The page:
“The Fred Factor” is a book written by Mark Sanborn. In my leadership class, this was the book I was assigned along with the rest of my group to read and present to the class. My group got together, and discussed what we liked about the book, what we thought its purpose was, and what we thought we should do for our project.
Connections Leadership Conference is full of insightful speakers, and dynamic workshops that guide you in a positive leadership direction. During the conference we were given the opportunity to make connections with other leaders at CMU. However, it wasn’t all work and no play, we had most of Friday evening to ourselves. The conference was held at the Great Wolf Lodge in Traverse City, which meant we got to utilize the water park. One of my favorite parts of this weekend was having my LAS mentor at Connections with me. She is such an amazing person, and such an influential person in my life. She was selected to be on the committee.
“I’m so proud of kids like you. Your generation needs more kids willing to serve like you guys are. You really are such a light in this world. You have the power to change things.” -Dave Bush
I’ve done a lot of community service in my life, and none of it was like the trip to Flint we took. This trip was so eye-opening to me. I was under the impression that a lot of the work we would be doing was going to be interacting with little kids and handing out waters, but our group did a whole lot more than that. We got dropped off to an abandoned house around 10:00 in the morning. When we got there, we were given gloves, paper bags, garbage bags, and a few tools. The house we went to had tree branches covering the yard, garbage everywhere, and a whole lot of work to be done. When I first saw what we had gotten ourselves into, I had already given up a little inside. There was no way that our little team of 7 was going to be able to move all those branches, and clean up all that trash in just 2 hours… or so I thought. Our team leader had so much optimism, and positivity, and just dove straight in.
August 20, 2016 was my first day as a Chippewa. I don’t think I could have had a wider range of emotions about how my life was going to change. Happiness – to be a part of such an amazing college. Fear – of not knowing what to expect. Withdrawal – not being side by side to my mom everyday… and so many more feelings. After moving in all my things and getting a couple tears out of the way, my parents left, and I was on my own… Or so I thought.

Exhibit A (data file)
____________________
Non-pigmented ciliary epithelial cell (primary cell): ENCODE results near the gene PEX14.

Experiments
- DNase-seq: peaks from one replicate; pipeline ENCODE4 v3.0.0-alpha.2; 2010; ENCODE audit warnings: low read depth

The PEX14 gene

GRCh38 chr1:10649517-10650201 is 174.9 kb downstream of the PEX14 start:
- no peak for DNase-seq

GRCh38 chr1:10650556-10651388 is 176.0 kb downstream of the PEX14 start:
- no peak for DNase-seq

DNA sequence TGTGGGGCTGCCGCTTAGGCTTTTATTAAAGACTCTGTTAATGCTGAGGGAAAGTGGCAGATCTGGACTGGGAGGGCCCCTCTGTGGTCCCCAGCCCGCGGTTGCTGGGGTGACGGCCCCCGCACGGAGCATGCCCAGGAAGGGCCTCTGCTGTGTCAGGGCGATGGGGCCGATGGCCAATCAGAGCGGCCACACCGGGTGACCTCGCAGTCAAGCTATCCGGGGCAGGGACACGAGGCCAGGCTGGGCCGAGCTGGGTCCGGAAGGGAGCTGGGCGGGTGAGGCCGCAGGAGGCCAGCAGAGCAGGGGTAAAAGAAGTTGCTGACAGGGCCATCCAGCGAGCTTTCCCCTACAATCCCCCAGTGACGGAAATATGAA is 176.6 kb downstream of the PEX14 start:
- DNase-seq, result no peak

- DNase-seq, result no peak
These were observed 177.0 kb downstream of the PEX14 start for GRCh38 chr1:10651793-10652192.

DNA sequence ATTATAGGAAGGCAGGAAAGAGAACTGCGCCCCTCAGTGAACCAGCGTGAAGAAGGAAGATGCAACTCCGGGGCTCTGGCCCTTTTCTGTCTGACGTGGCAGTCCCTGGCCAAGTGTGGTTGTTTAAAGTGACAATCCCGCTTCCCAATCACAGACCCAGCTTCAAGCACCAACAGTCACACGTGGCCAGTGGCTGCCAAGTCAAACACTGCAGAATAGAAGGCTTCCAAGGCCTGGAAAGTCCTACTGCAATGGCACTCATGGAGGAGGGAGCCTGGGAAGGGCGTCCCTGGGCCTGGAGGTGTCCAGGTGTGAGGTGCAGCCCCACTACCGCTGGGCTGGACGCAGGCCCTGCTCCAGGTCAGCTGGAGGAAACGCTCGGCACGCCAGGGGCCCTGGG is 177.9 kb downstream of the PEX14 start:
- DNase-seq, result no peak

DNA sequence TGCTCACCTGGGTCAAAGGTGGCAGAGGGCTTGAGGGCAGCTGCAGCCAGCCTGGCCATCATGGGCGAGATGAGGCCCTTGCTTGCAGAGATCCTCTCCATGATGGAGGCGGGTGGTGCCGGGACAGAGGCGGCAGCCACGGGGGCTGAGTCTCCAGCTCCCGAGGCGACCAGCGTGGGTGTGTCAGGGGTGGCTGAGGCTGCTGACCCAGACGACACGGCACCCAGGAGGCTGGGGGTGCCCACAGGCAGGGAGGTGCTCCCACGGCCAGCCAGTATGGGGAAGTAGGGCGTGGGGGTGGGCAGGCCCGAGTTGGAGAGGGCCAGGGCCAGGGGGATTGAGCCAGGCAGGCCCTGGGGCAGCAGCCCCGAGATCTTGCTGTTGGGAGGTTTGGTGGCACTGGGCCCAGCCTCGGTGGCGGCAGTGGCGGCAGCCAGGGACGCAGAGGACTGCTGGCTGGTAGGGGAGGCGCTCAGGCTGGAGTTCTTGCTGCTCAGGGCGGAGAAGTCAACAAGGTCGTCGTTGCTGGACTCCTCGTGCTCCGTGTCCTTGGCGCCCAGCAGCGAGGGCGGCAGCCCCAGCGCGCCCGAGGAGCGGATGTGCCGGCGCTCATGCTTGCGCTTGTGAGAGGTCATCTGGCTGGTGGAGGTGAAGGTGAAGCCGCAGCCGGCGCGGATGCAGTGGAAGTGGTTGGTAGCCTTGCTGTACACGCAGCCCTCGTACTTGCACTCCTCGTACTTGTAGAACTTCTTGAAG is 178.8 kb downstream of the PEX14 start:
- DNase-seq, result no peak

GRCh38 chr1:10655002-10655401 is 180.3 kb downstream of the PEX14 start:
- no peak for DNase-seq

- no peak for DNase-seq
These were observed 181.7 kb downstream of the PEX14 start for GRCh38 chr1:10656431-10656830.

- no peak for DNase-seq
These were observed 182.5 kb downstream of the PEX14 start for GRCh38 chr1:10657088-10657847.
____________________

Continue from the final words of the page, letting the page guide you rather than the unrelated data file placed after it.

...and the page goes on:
This weekend, was one of the most memorable weekend of my Freshman year of college. Finally getting all of the LAS cohorts together was such an amazing thing. Being new to college, and not really knowing anyone let alone LAS scholars, this was a great way to meet and get to know everyone in the cohorts. I had no idea what to expect going on this trip, and I think that’s what made it even more fun. All I knew was that all of the mentees (including myself) had to create a poster about themselves. Two buses full of LAS Mentors and Mentees left CMU at 9:00 on September 10th. When we arrived, we unpacked our things, and then met in the field outside the cabin to see what we had to do next. Inside the cabin, they had pictures of the mentor/mentee pairs hanging on the walls, with numbers on the back. The numbers written on the back of the pictures is what they used to put us into our groups. In these groups we got comfortable with each other, and then did some different leadership activities. This was one of my first times in a situation surrounded by so many leaders, all working together. We were given different things to accomplish as a group, and overcome. I think that one of the things that people struggled with was knowing when to be the leader, and when to be the follower in each situation. It was interesting to see who stepped up at different times in the retreat, and what situations they were in when they did it. I found myself stepping up when things weren’t going as good as we’d hoped, and the group needed some new ideas. One of the activities we had to do was to get the whole group across the room using only skinny logs, and planks. This was our most difficult thing we had to do together. Instead of getting frustrated with one another, we all worked together and contributed what we could. I discovered more about my leadership role, and leadership style while on this trip. When I am faced with a situation with other leaders, if someone steps up first, I am the best follower I can be. However, if no one is going to step up, I am the person who will get it done. The next day we tackled the high ropes course. I didn’t think this was going to be difficult for me at all… and I was wrong. The high ropes really challenged me physically, and mentally. My mentor Rachel and I worked together through the course, and managed to help each other through the whole thing. I don’t know how to explain the connection that was formed when we went through the whole thing together. I feel so close to her, and I know we can conquer anything. I can’t wait to be able to help my mentee next year the way Rachel helped me. It was a great trip, a lot was learned, and bonds were made. I am so excited to be able to experience this one more time, but from such a different perspective.